/Why we are the only humans in the Universe and why it matters for our collective future

Why we are the only humans in the Universe and why it matters for our collective future

Key idea:  The acceptance of our cosmic loneliness and the rarity of our planet is a wakeup call.

Original author and publication date: Big Think / The Well – April 23, 2023

Futurizonte Editor’s Note: Alone or not in the Universe, we should still take our present and our future seriously.

From the article:   

We need to change the way we see each other and our relation to our home planet. For thousands of years, tribal divisions have ruled the way we humans have organized ourselves in groups. Unfortunately, what was good for our ancestors and their survival now seeds deeply destructive and predatory behavior.

We don’t care about the other living creatures with whom we share this planet. We don’t care about the planet. We don’t understand what is needed for our survival as a species. As the news tells us daily, we remain profoundly divided, prone to isolate ourselves in groups that define the way we think and behave. Widespread political strife, cultural intolerance, and tribal entrenchment are symptoms of a deeper problem: Our focus on material greed and unstoppable growth is choking civilization and the planet along with it. Civilization is at a crossroads. To move beyond, we need to reframe our connection to other living creatures and to the planet we all share.

A new unifying narrative
We need a new unifying narrative that has the power to awaken humankind to a very urgent truth: that despite our political and religious differences, we are a single species living on a fragile and rare planet. This narrative must break down the tribal walls that separate us; it must make a convincing case that we need to work together if we are to protect our way of life and the planet that harbors it. Scaring people about the dangers of global warming, social unrest, and mass extinctions is not working. We need something new, something that we can all share, that we can all relate to, that can awe and inspire us into action — a positive, constructive, inclusive message that resonates with young and old alike, from Baby Boomers to Generation Z. We need a new narrative of mythic proportions that unites us as a species and brings our planetary fragility to the forefront. We need to restructure our project of civilization.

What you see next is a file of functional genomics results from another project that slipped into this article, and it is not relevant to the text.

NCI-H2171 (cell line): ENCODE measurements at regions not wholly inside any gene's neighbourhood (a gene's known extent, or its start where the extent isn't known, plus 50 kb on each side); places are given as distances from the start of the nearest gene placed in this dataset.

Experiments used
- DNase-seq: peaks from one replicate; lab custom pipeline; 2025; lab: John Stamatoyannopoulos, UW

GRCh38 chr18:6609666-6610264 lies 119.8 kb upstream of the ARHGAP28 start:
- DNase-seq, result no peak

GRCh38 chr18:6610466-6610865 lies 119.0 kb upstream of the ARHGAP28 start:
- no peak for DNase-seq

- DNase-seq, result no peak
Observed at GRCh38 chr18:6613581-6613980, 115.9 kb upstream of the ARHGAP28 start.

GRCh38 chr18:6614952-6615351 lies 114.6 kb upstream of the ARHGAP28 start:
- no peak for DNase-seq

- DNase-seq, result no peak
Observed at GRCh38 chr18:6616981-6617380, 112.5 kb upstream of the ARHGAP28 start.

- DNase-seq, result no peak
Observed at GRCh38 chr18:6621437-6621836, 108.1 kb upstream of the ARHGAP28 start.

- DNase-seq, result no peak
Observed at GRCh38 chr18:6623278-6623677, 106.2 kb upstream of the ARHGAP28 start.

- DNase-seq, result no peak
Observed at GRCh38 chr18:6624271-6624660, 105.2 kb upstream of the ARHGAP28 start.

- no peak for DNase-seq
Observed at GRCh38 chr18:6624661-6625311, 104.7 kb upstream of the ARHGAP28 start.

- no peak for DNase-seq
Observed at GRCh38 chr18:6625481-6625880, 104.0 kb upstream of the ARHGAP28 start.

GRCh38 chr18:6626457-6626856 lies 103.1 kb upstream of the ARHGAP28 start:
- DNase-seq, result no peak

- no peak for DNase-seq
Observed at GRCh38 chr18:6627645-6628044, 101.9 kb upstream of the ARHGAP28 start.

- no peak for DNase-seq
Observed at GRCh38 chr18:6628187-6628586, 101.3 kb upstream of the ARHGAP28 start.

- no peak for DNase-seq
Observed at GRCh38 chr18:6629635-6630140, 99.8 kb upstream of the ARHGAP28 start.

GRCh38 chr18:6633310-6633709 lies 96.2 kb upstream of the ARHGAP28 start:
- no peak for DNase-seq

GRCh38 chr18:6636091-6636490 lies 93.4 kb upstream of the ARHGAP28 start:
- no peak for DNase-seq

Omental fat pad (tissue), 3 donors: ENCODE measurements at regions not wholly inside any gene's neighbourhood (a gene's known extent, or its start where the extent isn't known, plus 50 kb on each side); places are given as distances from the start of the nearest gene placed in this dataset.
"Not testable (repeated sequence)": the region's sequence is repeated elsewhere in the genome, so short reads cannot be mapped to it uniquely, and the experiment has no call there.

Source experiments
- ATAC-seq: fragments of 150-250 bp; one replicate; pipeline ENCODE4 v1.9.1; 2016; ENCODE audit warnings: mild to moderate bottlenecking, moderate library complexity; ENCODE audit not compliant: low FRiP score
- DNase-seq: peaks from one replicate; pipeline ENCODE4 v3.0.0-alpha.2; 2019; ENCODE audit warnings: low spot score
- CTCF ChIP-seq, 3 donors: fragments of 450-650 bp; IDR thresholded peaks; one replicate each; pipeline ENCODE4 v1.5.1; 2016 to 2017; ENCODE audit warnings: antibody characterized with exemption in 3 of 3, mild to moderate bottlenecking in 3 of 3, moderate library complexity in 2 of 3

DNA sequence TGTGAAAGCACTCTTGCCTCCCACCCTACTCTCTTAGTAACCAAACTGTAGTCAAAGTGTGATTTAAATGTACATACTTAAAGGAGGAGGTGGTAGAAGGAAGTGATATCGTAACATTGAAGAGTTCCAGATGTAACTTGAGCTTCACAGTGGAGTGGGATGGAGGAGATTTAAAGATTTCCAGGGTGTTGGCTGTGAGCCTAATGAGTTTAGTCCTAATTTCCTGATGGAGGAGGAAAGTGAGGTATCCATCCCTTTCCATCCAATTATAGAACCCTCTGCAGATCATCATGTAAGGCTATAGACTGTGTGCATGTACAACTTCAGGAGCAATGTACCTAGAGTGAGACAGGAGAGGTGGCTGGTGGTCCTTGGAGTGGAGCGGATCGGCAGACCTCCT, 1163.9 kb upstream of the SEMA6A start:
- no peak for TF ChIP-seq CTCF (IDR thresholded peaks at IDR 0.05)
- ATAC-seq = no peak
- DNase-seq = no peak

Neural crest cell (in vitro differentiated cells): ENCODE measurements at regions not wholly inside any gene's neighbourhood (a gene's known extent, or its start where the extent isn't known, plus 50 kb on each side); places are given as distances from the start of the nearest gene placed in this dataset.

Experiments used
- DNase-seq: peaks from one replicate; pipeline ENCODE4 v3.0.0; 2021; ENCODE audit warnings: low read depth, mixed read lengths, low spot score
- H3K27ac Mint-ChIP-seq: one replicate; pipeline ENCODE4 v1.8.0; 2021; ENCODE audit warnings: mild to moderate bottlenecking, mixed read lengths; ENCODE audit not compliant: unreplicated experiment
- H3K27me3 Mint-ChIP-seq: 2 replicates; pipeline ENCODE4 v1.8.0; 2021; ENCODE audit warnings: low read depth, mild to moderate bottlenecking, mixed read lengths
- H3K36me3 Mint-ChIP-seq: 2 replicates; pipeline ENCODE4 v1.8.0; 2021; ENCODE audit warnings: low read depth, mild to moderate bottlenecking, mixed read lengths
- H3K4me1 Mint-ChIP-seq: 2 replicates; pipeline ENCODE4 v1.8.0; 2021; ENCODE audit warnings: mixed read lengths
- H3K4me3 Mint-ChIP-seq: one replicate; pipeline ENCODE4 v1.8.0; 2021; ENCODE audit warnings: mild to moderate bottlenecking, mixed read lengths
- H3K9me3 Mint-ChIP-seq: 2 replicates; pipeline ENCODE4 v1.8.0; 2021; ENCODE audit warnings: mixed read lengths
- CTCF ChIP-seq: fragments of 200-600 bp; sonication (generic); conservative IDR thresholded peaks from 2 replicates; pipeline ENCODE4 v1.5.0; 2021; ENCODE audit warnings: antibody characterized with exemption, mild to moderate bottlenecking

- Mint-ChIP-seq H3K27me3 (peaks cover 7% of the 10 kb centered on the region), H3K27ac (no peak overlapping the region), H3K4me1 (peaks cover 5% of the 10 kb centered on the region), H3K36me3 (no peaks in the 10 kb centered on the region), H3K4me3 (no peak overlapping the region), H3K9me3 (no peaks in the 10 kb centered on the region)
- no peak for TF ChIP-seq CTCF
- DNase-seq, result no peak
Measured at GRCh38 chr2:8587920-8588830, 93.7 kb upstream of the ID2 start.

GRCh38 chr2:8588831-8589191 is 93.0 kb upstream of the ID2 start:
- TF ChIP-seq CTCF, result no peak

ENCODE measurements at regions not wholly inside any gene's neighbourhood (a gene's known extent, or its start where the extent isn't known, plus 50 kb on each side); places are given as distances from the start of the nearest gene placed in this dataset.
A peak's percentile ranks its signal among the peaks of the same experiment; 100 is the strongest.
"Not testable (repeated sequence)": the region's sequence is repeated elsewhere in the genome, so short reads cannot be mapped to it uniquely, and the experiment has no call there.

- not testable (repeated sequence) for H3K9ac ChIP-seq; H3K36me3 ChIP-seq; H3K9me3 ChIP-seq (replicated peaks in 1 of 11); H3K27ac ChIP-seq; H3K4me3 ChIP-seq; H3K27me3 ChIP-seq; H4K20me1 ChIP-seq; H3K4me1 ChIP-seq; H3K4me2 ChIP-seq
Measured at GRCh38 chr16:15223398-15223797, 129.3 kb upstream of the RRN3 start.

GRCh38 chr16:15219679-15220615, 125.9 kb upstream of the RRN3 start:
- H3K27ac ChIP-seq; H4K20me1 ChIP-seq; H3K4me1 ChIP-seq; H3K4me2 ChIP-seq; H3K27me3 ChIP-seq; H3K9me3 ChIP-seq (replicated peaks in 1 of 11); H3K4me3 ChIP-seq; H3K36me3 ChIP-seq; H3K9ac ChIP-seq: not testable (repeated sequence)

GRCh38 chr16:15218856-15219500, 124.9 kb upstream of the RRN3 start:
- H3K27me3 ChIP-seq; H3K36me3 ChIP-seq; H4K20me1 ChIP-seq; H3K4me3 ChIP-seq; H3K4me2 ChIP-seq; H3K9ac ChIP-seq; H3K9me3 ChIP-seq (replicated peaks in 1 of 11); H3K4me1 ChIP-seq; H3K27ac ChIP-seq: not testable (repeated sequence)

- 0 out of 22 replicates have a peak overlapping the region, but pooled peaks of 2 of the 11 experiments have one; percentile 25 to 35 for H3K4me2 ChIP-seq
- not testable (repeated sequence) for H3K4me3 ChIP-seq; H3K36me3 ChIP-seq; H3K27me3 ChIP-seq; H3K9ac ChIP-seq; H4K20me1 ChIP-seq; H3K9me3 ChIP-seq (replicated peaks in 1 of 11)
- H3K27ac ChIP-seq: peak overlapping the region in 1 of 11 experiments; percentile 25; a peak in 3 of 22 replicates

The essence of this new narrative, which I present in a forthcoming book, is that the Universe has a history only because we are here to tell it. But this story is not just about the Big Bang and the expanding Universe, of myriad galaxies and stars, of electrons and quarks, of planets and moons. It is a story of the interconnectedness of the nonliving with the living, of the uniqueness of our planet and its biosphere, of our cosmic loneliness and its deep moral implications.

The way we tell a story makes a difference. And the story of who we are and of our planetary role needs to be retold.

Read here the complete article